“If a student has done well at their current college, they may be able to receive scholarships at other colleges that would not have been available to them upon high school graduation,” Carpenter said. “Similarly, they may have the opportunity to be accepted into colleges that are more generous with financial aid that would not have been options when applying out of high school.”

Transfer students and financial aid

For students who depend on financial aid to earn a degree, Carpenter said that “for the most part, transfer students are treated the same way that incoming freshman are. There are exceptions, but generally speaking, financial aid works the same.”

Some schools and organizations even offer scholarships specifically for transfer students. However, as with freshman financial aid, it’s often first come, first served, so it’s best to apply early. Transfer students should aim to meet or beat all financial aid and admission deadlines if possible.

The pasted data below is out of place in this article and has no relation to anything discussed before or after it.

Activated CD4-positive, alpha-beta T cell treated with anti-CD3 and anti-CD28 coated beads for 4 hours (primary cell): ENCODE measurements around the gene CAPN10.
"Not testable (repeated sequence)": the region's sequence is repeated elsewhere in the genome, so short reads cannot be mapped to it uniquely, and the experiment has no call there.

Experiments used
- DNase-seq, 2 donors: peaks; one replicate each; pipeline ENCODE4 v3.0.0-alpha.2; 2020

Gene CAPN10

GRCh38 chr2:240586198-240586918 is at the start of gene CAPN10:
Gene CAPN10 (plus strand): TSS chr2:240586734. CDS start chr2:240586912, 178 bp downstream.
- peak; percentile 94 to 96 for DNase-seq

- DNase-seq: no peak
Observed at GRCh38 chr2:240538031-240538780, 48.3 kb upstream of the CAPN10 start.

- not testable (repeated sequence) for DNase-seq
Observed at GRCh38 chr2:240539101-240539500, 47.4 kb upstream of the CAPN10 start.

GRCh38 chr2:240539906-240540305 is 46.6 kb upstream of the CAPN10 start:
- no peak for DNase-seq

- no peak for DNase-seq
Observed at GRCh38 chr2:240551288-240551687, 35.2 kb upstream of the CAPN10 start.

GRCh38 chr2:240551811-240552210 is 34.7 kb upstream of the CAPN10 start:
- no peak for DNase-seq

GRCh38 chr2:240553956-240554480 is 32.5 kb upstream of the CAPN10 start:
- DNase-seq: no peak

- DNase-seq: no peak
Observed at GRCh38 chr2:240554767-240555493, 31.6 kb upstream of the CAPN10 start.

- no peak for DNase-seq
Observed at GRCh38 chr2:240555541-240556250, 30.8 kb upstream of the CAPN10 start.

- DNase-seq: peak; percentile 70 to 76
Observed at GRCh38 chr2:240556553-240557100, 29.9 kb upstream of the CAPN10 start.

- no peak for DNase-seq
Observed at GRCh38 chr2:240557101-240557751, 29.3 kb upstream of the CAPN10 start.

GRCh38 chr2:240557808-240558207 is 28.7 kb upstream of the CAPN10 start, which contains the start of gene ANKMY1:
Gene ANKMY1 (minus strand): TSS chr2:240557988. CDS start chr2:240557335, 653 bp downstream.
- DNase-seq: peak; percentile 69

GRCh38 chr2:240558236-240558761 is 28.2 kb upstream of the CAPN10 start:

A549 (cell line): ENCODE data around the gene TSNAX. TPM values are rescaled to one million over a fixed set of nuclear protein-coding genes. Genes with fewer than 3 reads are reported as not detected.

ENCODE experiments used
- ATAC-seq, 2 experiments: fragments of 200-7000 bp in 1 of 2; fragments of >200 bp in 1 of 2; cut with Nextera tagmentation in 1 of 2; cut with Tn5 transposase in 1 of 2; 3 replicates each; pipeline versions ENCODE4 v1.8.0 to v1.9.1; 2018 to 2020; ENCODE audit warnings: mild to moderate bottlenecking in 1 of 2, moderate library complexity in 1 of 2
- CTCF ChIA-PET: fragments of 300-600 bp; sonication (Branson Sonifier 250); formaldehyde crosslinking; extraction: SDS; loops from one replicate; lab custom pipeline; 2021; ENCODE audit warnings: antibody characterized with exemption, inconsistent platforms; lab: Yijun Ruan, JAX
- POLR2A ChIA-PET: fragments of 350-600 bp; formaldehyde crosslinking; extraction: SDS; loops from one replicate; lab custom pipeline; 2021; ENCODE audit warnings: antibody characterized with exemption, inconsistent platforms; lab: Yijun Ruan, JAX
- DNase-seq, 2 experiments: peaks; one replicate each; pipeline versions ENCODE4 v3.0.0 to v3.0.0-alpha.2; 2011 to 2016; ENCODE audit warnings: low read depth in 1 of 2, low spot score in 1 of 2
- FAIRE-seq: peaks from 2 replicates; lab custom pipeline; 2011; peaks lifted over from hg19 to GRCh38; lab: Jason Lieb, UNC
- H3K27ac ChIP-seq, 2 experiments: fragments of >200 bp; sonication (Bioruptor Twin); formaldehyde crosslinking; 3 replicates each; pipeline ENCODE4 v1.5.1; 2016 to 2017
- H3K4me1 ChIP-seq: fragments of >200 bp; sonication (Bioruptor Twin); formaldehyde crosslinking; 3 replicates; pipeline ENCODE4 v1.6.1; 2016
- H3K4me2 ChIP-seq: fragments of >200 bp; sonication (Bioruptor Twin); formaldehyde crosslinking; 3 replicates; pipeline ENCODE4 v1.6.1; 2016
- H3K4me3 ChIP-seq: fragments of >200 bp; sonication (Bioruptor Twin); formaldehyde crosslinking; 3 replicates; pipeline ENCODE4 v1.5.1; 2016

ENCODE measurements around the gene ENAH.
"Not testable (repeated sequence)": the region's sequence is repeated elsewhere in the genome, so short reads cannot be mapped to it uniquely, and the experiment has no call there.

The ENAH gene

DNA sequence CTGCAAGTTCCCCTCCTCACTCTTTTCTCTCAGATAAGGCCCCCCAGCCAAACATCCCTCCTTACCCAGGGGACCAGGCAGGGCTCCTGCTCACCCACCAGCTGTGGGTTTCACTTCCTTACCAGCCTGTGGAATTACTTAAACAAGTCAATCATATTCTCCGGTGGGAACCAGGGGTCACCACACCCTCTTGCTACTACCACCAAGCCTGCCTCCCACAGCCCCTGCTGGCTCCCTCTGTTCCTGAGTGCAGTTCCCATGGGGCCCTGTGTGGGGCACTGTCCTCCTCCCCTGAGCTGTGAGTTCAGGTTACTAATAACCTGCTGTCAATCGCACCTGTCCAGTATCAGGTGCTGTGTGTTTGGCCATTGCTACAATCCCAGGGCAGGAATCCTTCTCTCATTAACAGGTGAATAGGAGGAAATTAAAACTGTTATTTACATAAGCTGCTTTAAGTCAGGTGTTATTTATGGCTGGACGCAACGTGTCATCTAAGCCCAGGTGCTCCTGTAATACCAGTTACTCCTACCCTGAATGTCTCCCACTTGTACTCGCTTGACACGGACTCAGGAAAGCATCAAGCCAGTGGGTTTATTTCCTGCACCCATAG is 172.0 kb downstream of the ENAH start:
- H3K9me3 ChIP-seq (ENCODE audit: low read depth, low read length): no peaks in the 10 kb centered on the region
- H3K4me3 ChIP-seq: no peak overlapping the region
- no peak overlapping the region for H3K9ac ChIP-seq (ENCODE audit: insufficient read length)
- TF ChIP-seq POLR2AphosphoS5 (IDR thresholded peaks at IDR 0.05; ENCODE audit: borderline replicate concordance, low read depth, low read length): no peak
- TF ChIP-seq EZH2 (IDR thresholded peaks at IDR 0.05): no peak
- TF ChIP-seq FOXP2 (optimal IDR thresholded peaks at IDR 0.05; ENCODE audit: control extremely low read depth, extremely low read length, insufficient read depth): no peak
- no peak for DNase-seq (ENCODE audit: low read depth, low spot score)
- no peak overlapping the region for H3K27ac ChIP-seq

Federal student aid does not automatically transfer when a student changes schools. A transfer student will need to update their Free Application for Federal Student Aid (FAFSA) and find out what financial aid the new school will offer them, then determine how to pay for any difference. It’s also important to be aware of where one stands with regard to borrowing limits for federal student loans.

In addition, transfer students need to know that their federal student loans will automatically go into repayment when they withdraw from their current school. They will need to apply for an in-school deferment if they want to avoid making payments while attending their new school. They will also want to pay special attention to the requirements for remaining eligible for federal student aid by making satisfactory academic progress in terms of grade point average and progress toward graduation.